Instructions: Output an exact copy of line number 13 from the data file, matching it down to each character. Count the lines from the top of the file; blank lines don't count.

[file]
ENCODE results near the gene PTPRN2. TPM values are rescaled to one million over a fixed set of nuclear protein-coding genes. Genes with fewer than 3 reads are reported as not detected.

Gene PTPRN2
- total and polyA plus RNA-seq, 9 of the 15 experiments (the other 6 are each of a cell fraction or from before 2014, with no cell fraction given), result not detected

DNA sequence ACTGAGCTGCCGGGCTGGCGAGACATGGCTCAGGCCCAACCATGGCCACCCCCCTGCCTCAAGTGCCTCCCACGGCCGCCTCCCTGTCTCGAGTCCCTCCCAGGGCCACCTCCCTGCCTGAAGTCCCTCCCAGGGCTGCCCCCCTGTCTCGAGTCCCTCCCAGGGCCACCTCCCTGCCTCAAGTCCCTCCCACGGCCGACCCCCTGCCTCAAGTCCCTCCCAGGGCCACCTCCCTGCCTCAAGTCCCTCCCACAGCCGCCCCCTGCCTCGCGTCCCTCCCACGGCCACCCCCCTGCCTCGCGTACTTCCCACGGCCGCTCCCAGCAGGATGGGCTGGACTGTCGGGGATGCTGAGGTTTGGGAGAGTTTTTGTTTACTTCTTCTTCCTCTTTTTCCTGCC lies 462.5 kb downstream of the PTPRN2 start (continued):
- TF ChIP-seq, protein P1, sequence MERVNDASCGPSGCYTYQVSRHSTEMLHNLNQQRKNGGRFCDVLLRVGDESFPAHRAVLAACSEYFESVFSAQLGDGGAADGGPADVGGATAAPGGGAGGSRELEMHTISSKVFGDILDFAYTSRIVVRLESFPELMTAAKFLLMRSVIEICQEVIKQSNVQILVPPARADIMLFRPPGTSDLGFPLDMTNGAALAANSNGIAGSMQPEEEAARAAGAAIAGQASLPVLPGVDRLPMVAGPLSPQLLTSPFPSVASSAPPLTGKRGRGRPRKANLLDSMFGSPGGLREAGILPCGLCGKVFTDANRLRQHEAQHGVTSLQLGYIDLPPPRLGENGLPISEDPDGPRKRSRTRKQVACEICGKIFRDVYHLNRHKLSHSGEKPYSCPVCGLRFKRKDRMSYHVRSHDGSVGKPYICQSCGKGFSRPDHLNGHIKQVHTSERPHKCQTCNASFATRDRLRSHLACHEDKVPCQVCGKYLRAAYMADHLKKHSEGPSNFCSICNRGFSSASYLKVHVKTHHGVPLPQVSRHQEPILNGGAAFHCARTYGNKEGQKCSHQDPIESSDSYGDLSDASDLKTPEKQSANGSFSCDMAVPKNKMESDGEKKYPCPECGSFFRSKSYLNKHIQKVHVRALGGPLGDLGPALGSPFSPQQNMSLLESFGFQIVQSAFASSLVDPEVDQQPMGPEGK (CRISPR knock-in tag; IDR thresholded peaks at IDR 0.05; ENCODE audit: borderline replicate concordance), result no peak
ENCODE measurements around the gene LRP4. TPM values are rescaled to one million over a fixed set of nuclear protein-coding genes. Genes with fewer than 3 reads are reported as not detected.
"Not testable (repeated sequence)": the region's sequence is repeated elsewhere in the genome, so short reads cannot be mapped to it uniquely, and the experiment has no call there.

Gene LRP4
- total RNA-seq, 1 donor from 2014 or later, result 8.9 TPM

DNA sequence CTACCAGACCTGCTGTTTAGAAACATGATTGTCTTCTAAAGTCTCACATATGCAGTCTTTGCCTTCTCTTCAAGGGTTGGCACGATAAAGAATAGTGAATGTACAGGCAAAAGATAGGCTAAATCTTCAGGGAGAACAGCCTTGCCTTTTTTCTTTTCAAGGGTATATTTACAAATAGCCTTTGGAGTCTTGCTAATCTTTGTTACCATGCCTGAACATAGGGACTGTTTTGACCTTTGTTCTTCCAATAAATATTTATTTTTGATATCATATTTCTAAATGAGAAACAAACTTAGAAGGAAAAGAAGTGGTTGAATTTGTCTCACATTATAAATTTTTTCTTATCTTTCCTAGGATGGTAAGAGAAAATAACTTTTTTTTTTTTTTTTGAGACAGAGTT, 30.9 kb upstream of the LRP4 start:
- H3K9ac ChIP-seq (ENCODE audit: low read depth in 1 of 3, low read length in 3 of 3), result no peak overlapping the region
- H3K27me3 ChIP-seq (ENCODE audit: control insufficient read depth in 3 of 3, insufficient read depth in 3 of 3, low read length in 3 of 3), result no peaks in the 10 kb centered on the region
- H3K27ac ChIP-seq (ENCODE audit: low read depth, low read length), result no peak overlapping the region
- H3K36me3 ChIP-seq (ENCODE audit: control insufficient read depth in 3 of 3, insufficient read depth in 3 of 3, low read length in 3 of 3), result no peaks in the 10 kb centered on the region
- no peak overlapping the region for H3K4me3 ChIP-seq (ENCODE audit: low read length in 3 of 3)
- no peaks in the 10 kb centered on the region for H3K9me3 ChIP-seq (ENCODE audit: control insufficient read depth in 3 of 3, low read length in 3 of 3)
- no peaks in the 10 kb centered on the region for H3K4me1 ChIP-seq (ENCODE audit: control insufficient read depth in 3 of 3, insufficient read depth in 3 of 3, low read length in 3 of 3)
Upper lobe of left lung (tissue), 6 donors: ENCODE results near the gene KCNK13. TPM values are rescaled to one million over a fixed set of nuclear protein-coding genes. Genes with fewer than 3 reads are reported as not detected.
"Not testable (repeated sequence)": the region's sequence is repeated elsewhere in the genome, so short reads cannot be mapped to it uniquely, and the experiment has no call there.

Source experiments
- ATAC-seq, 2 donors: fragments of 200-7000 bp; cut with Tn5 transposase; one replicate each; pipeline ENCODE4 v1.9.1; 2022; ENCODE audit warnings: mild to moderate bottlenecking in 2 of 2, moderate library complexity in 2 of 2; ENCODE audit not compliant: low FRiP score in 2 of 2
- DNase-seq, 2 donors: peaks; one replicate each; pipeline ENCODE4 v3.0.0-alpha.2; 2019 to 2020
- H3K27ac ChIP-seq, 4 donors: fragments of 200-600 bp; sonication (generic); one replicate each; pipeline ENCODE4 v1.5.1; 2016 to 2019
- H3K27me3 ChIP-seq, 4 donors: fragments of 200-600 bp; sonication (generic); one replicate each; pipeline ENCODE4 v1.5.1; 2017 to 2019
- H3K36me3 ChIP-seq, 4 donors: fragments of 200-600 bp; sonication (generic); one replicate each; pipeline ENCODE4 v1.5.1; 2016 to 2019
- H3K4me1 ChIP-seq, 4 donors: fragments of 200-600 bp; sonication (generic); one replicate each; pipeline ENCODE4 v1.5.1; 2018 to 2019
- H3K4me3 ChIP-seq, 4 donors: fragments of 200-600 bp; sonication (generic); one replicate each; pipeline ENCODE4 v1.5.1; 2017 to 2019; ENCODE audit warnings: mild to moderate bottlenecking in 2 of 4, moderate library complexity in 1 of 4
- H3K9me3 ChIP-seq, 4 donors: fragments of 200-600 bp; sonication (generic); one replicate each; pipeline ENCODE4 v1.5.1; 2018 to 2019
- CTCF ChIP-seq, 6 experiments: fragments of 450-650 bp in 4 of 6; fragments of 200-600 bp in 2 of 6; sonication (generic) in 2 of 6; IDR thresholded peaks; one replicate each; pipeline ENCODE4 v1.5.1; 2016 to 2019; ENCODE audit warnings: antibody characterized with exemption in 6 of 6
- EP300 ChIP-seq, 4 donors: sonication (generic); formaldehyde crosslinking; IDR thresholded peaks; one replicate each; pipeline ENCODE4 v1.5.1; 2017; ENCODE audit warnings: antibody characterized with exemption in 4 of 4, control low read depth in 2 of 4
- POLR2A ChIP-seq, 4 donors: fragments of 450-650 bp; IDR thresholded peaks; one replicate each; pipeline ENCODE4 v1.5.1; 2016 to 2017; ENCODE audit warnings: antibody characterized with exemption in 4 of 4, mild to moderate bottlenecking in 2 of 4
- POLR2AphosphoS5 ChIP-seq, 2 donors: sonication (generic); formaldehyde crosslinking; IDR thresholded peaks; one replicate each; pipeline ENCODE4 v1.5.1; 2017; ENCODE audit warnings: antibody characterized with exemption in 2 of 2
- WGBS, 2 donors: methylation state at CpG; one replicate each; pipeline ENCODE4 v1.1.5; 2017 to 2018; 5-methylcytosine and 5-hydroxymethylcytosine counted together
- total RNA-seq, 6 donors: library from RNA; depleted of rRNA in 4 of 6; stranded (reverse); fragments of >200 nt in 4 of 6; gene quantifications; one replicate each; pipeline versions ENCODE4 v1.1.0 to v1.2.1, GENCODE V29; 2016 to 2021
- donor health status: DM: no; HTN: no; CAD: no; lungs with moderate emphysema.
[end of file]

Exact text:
- H3K27ac ChIP-seq (ENCODE audit: low read depth, low read length), result no peak overlapping the region